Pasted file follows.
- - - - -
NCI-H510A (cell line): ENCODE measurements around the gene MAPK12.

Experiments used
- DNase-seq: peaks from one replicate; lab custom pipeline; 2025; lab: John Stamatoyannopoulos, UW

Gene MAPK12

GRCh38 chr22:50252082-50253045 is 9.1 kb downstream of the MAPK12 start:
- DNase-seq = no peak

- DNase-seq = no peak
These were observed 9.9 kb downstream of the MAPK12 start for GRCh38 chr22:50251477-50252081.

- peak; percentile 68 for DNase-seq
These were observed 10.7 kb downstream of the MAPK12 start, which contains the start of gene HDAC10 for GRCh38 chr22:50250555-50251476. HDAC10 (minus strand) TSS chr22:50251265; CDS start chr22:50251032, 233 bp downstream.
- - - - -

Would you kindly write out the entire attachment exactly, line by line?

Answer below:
NCI-H510A (cell line): ENCODE measurements around the gene MAPK12.

Experiments used
- DNase-seq: peaks from one replicate; lab custom pipeline; 2025; lab: John Stamatoyannopoulos, UW

Gene MAPK12

GRCh38 chr22:50252082-50253045 is 9.1 kb downstream of the MAPK12 start:
- DNase-seq = no peak

- DNase-seq = no peak
These were observed 9.9 kb downstream of the MAPK12 start for GRCh38 chr22:50251477-50252081.

- peak; percentile 68 for DNase-seq
These were observed 10.7 kb downstream of the MAPK12 start, which contains the start of gene HDAC10 for GRCh38 chr22:50250555-50251476. HDAC10 (minus strand) TSS chr22:50251265; CDS start chr22:50251032, 233 bp downstream.